ABAC calls for more care on packaging
The Alcohol Beverages Advertising Code (ABAC) has called for more care with alcohol packaging practises after the number of complaints about packaging increased “noticeably” over the last quarter.
Laying out ABAC’s quarterly report, Chair Harry Jenkins AO reminded producers that packaging that has strong or evident appeal to minors is prohibited under the Code.
“Packaging complaints have been trending upward,” Jenkins said.
“The desire of some manufacturers to be creative is understandable, but they must have regard to wrongfully appealing to minors. Yet again, this underscores the necessity for producers, especially the small players, to pre-vet their marketing with ABAC before going to market.
“Two of the seven breaches this quarter related to alcohol packaging, another packaging complaint was dismissed and a further seven packaging complaints are awaiting decision.
“This quarter the ABAC Adjudication Panel found that the packaging of Jedi Juice by Hop Nation and Skinny Freezers strongly appeals to minors. Hop Nation agreed to immediately discontinue orders for its Jedi Juice packaging, however, the Australian distributors of Skinny Freezers have so far failed to respond to the Panel’s decision. ABAC has, therefore, referred the concerns about Skinny Freezers to the Victorian Commission for Gambling and Liquor Regulation.”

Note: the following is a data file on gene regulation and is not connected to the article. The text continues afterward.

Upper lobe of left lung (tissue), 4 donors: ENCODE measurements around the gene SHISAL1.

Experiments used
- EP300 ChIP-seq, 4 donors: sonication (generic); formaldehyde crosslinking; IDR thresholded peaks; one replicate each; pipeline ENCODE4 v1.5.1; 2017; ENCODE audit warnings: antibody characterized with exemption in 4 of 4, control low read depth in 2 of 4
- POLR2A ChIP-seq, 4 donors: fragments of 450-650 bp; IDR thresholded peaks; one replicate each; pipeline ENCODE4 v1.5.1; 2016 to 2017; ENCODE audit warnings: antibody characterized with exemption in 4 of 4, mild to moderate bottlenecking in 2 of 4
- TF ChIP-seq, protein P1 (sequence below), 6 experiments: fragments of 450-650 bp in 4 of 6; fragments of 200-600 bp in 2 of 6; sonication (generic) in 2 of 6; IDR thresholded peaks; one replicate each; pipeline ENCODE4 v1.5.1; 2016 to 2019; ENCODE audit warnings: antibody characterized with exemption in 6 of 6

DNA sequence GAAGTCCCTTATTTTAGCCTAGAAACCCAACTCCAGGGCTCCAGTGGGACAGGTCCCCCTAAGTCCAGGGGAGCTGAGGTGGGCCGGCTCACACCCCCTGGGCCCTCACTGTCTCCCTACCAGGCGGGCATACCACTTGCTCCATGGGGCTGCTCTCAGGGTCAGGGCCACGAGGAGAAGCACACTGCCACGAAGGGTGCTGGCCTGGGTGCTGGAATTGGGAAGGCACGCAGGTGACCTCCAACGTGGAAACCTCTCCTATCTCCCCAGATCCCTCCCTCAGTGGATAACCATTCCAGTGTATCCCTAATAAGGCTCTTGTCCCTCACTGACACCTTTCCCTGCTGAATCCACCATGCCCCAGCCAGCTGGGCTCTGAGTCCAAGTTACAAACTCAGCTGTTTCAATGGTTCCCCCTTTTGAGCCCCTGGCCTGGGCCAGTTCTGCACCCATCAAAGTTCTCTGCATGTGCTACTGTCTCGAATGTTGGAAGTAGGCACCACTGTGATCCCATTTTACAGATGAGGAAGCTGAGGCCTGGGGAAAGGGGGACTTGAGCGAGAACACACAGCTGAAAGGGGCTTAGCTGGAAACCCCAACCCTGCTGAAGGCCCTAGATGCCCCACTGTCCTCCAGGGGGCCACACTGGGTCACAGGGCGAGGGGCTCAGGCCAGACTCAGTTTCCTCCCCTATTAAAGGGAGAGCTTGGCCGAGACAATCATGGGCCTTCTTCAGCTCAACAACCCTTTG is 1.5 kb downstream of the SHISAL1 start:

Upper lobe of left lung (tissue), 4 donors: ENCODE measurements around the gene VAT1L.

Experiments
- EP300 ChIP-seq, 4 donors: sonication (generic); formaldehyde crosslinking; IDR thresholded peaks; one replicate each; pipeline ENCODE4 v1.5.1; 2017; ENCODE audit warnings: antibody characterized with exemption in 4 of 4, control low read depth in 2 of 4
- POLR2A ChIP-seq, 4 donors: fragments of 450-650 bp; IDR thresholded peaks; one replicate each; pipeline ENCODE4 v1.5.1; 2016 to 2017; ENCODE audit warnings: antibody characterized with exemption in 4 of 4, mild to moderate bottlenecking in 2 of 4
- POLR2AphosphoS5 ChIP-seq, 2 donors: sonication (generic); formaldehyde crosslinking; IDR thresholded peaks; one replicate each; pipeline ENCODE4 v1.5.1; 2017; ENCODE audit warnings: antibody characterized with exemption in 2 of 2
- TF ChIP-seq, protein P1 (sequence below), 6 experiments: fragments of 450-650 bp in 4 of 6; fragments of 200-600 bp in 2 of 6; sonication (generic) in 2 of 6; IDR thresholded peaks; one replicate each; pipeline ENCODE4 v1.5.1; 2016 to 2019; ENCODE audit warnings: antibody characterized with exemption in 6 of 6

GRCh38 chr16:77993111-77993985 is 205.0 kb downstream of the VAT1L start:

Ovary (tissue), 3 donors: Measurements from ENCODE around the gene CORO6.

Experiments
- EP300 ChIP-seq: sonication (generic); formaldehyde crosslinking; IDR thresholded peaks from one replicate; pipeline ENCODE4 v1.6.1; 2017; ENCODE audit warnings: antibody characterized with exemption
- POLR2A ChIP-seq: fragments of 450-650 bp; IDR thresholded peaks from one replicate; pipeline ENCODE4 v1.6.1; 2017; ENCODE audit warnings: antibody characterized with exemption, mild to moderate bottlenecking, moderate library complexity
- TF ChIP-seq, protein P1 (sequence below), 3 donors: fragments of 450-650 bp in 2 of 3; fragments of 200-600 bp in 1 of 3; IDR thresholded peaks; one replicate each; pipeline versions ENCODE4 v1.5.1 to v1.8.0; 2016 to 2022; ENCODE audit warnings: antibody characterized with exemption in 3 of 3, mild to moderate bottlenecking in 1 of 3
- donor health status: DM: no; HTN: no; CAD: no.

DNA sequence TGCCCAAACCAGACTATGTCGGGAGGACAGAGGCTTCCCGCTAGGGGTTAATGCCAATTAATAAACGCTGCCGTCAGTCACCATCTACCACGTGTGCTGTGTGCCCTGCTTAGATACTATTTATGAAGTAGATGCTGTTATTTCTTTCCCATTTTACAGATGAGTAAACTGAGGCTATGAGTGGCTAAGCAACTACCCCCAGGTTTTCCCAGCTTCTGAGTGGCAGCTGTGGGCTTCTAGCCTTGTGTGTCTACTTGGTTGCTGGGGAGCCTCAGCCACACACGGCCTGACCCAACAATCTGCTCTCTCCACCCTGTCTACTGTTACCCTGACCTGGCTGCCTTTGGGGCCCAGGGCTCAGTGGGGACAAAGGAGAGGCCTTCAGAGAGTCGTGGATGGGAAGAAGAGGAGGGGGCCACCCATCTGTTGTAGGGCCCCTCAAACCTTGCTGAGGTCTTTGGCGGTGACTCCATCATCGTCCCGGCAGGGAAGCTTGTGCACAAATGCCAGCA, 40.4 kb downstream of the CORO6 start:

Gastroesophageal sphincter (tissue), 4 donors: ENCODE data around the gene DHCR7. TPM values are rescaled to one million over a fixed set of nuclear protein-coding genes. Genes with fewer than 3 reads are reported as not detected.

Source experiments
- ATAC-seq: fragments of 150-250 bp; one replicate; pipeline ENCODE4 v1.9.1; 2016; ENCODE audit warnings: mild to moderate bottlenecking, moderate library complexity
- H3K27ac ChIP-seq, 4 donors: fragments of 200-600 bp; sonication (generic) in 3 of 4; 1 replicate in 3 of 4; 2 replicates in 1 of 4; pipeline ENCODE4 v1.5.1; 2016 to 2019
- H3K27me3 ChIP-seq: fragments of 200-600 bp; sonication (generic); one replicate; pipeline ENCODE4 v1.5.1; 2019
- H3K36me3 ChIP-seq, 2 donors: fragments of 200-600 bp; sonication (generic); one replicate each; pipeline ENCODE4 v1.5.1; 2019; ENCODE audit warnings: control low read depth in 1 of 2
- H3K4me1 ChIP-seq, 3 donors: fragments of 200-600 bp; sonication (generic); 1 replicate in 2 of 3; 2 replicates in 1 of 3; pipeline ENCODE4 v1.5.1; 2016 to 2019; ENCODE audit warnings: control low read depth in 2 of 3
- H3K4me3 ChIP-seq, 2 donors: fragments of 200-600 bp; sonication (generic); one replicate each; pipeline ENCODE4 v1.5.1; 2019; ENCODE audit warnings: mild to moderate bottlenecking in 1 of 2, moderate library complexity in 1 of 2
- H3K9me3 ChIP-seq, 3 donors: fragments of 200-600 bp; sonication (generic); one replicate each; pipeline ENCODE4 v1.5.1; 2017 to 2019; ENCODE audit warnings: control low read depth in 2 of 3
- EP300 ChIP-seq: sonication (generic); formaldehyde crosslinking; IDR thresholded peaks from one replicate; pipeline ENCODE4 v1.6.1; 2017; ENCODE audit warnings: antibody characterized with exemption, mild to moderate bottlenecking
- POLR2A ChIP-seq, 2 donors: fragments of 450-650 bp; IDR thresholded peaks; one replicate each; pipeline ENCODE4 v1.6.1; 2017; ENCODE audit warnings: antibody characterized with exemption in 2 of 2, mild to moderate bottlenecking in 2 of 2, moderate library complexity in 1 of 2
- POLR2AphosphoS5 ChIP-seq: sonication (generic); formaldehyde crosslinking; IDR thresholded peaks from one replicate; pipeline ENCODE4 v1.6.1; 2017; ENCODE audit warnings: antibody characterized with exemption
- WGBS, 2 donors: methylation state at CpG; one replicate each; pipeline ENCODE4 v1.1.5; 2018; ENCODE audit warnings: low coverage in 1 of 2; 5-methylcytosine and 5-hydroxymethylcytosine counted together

Other breaches this quarter included a Cellarbrations television advertisement which the ABAC Adjudication Panel deemed could lead a reasonable person to take the ad as encouraging excessive consumption.
Meanwhile, a Facebook post promoting a product at ‘8 per cent which is double the standard drink of cruisers’ breaches the Code by using alcohol content as a selling point.
In each of these cases the marketing materials were removed in accordance with ABAC’s rulings.
ABAC said it remains strongly committed to educating the alcohol industry about responsible marketing practices, highlighting that it recently offered its free annual compliance training webinar, which had a record number of over 300 participants joining from throughout Australia.